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dc.contributor.authorMcBain, Jean Evelyn
dc.date.accessioned2019-05-20T06:35:08Z
dc.date.available2019-05-20T06:35:08Z
dc.date.issued2018en_US
dc.identifier.urihttp://hdl.handle.net/11343/224032
dc.description© 2019 Dr. Jean Evelyn McBain
dc.description.abstractPress freedom is a principle that has been contested throughout its history. Western democracies hold the liberty of expression dear, and valorise the press as an essential check upon government. But, in the contemporary era, ‘free speech’ and ‘the free press’ are often co-opted in defence of extreme, and worrying, political positions. The question of when and how to limit speech, whether in the press or other mediums of publication, is hotly debated. This thesis contributes to current understandings of press freedom by challenging a widely held historical narrative of ever-increasing liberty to the betterment of the democratic system. This teleological account still dominates much of the historiography of the press. Such narratives typically focus on the longue durée, but this study instead offers a densely textured history of the liberty of the press in London periodicals in the period 1695–1742. Delimited by the lapse of the Licensing Act in 1695 and the fall of Walpole in 1742, this thesis spans two periods that have usually been divided in the political historiography. The broad narrative that a ‘rage of party’ during the reign of Queen Anne was followed by a period of political stability and oligarchy with Walpole’s ascendancy remains the dominant, although not unchallenged, understanding of early eighteenth-century politics. Without seeking to overturn this interpretation, this thesis points to a political arena that never lay quietly, even at the height of the Whig oligarchy. Indeed, the political press of the 1720s and 1730s was ideologically bolder than that of the 1700s and 1710s, as the press increasingly became an outlet for the venting of opposition political argument. A vigorous, vitriolic and intellectually rich debate over press liberty filled the periodical press of early eighteenth-century London. Nevertheless, the periodicals of this era have typically been excluded from the intellectual history of press freedom. In drawing these periodicals into the history of ideas, this thesis draws upon the Cambridge School methodology of linguistic contextualism along with approaches from the historiography of the law and of the book. This thesis argues that the early eighteenth-century English periodical press was the locus of an important and under-examined debate over the liberty of the press. It proposes that the more radical elements of this debate aligned with the position of political opposition, rather than with any particular party such as the Whigs, and it uncovers the contested ideas of press liberty that enlivened this intellectual contest. These contentions disrupt the historiographical narrative of expanding press freedom through: revising the timeline for the development of important ideas of press liberty; challenging the association between a radical ideology of press freedom and the liberal or Whig tradition; and presenting a more complex set of potential antecedents for contemporary thinking on the purpose of a free press.en_US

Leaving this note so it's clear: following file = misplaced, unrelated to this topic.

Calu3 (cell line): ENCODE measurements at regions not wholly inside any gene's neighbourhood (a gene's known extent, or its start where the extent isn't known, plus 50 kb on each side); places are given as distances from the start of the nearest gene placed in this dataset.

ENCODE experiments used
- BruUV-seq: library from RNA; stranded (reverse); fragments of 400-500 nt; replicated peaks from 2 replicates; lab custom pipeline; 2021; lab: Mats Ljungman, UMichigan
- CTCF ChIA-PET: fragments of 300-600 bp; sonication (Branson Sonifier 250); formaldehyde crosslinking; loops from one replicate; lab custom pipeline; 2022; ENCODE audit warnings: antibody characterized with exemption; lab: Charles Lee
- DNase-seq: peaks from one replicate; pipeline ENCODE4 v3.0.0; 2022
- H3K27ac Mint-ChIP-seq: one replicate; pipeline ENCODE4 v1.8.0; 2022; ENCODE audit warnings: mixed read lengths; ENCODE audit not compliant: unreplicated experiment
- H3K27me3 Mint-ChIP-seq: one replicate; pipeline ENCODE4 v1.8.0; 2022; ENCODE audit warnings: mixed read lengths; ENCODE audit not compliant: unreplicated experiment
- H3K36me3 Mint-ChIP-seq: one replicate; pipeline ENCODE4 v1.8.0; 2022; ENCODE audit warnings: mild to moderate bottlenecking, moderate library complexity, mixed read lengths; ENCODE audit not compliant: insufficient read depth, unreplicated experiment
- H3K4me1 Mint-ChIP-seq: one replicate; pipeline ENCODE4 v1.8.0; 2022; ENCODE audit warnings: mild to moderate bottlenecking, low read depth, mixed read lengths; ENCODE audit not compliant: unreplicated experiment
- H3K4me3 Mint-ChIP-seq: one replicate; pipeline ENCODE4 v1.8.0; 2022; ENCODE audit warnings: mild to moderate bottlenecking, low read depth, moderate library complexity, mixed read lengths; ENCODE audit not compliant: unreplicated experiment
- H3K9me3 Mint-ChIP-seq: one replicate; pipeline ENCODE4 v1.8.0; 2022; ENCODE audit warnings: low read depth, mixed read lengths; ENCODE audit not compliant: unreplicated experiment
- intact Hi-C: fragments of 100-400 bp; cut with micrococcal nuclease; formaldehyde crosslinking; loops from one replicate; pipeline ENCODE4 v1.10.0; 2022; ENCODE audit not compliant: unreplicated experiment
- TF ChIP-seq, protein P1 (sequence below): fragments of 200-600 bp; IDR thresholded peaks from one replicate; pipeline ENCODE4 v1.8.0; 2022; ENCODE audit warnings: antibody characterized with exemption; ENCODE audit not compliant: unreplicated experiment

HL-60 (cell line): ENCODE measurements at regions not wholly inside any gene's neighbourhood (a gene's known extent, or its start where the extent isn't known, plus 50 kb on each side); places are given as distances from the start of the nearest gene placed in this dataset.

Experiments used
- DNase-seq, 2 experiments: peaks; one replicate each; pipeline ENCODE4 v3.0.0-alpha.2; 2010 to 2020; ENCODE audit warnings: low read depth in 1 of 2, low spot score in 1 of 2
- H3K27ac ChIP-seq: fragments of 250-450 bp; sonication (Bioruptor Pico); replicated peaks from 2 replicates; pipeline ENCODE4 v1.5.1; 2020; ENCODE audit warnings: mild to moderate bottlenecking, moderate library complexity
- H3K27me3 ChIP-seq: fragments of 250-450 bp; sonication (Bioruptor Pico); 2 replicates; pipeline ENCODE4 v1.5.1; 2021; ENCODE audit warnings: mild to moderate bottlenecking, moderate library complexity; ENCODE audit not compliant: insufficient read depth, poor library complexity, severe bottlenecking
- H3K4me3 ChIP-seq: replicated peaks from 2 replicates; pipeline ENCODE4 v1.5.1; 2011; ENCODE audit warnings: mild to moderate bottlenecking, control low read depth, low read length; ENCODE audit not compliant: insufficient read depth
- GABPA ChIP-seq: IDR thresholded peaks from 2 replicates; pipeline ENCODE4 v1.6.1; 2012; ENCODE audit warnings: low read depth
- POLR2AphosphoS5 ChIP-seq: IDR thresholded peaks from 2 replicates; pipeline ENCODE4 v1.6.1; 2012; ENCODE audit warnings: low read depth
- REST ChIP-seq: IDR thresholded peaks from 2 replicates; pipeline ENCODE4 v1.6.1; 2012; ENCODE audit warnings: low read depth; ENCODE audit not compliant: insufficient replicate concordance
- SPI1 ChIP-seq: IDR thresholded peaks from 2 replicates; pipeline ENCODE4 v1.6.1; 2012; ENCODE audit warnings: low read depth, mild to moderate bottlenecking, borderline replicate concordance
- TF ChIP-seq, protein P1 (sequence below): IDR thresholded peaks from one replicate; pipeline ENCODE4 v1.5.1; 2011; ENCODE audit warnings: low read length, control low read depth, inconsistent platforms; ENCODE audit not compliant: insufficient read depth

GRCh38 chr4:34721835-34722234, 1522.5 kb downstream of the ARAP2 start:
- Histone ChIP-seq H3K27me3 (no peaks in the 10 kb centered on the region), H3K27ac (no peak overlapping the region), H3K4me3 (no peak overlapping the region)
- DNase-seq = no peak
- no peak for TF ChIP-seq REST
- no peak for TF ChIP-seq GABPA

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dc.subjectnewspapersen_US
dc.subjectperiodicalsen_US
dc.subjectpress freedomen_US
dc.subjectliberty of the pressen_US
dc.subjecteighteenth centuryen_US
dc.subjectBritainen_US
dc.subjectmedia historyen_US
dc.subjectlibelen_US
dc.subjectsatireen_US
dc.titleLiberty, licentiousness and libel: the London Newspaper 1695–1742en_US
dc.typePhD thesisen_US
melbourne.affiliation.departmentSchool of Historical and Philosophical Studies
melbourne.affiliation.facultyArts
melbourne.thesis.supervisornameBurnard, Trevor
melbourne.contributor.authorMcBain, Jean Evelyn
melbourne.accessrightsThis item is embargoed and will be available on 2021-05-20.


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